International Human Trafficking and RICO
The United Nations estimates that every year between 2.5 and 4 million men, women and children are trafficked, around the world, for the purposes of forced prostitution, labor and other forms of exploitation. Human Trafficking is said to be a $7 billion annual business globally.
A DOJ assessment in 2005 reported that between 14,500 and 17,500 people are trafficked across U.S. borders each year. Recent estimates report that number has climbed sharply and is still climbing.
International Human Trafficking is a multifaceted criminal activity involving sophisticated networks of international organized crime. Besides slave trading in human beings, it also involves criminal activities such as Mail and Wire Fraud, Internet Crime, Cybercrime, Visa Fraud, Extortion and Coercion, Drug Trafficking, Racketeering and Conspiracy.
Human trafficking is a sensitive area . . . of U.S. law and of U.S. society.
The principal mandate used in criminal prosecution of human trafficking has been the amended Trafficking Victims Protection Act of 2000 (TVPA). Now there is a new hammer for U.S. prosecutors in the war against international human trafficking – the federal law entitled the Racketeer Influenced and Corrupt Organizations Act (RICO). In essence, it provides a bigger “reach” for federal agencies going after alleged criminal activity.
Agencies such as the FBI, the DOJ, the U.S. Department of Labor and the Department of Immigration and Customs Enforcement (ICE) are using the RICO statute more and more to prosecute alleged international human traffickers for tangible criminal activities. It allows for the prosecution of a defendant (or defendants) beyond the charge of alleged human trafficking. Criminal penalties can extend to severe civil penalties as well.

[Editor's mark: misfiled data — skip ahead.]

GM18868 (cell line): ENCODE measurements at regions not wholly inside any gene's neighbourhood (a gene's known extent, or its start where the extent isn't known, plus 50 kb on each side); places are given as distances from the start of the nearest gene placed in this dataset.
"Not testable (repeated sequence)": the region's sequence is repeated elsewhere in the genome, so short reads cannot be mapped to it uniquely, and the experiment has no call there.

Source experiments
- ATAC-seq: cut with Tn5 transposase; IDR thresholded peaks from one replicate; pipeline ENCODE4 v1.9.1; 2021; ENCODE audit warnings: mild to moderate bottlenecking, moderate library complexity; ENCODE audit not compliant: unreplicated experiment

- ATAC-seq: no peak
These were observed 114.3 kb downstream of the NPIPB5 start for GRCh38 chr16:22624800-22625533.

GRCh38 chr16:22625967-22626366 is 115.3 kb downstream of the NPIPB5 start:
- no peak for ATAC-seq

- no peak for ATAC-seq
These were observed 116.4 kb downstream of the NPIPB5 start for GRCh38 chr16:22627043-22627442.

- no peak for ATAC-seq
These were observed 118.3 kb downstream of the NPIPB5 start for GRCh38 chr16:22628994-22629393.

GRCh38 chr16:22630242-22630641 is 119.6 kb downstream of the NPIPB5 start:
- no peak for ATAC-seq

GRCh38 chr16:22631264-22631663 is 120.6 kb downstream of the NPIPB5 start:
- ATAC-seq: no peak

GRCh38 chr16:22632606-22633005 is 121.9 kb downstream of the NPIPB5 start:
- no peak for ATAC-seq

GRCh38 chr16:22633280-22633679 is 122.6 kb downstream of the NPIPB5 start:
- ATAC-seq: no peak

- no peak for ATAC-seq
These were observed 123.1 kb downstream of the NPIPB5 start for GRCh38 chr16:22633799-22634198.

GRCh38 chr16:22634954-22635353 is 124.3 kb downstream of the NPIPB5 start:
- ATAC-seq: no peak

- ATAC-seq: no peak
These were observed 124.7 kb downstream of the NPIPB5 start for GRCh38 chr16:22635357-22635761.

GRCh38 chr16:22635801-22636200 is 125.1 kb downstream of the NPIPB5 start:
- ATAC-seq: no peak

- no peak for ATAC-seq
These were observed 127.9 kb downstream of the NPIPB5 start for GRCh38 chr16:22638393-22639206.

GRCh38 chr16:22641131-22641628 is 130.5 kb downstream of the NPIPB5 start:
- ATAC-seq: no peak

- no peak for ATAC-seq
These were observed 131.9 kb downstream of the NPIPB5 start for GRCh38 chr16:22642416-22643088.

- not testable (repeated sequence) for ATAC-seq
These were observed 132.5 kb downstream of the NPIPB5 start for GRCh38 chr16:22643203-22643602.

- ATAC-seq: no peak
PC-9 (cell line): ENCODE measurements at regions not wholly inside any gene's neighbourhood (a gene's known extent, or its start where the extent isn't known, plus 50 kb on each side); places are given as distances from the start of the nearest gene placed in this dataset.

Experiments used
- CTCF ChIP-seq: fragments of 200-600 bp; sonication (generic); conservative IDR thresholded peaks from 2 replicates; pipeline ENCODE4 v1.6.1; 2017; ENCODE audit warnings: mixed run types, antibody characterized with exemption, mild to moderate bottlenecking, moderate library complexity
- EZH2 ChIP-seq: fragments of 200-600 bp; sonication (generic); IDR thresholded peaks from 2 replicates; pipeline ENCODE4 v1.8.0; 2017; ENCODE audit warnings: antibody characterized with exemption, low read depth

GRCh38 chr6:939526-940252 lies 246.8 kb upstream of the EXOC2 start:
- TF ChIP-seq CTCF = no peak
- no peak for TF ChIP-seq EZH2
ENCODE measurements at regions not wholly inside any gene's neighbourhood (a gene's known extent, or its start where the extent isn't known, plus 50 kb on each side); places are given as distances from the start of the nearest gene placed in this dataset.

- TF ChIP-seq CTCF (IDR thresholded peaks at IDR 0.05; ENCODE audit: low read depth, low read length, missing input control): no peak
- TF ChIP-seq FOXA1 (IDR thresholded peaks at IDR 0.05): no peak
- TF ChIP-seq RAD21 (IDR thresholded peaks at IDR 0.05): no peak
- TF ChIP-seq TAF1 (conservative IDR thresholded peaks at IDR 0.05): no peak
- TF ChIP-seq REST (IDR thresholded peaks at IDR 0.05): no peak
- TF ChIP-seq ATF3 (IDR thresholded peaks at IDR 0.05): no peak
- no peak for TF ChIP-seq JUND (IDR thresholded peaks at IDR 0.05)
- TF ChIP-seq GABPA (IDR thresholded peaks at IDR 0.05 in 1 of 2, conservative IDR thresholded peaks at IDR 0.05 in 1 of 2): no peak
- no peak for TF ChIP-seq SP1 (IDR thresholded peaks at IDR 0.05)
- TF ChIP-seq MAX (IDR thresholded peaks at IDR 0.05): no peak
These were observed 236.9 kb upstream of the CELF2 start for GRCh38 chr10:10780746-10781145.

To provide a simplified example: While the federal government couldn’t prove charges of alleged murder against Al Capone, it did get him on tax evasion.
Having both federal and civil components, the “umbrella” effect of RICO has been far-reaching. From corrupt police departments to crime families, from Michael Milken to Major League Baseball, from the Hells Angels to pro-life activists . . . RICO has been enforced. In all cases, the punishments handed out have been severe, from long-term incarceration to monetary penalties sometimes adding up to three times the original damages assessed. And these sentences did not even approach the psychological and emotional tolls the defendants went through.
The Blanch Law Firm, with its staff of international criminal defense lawyers, knows well the ins and outs of RICO (as well as of FBAR and FinCen). Whether in New York, or Los Angeles and greater Southern California, our firm is well-equipped to handle the complexities of state and federal investigations and potential trials.
But we don’t stop here. Our obligation is to the client, first and foremost. Whether we are thoroughly investigating alleged facts produced by a federal agency, or providing support during moments of crisis, The Blanch Law Firm stands by its primary guideline of proven success: Our client is first.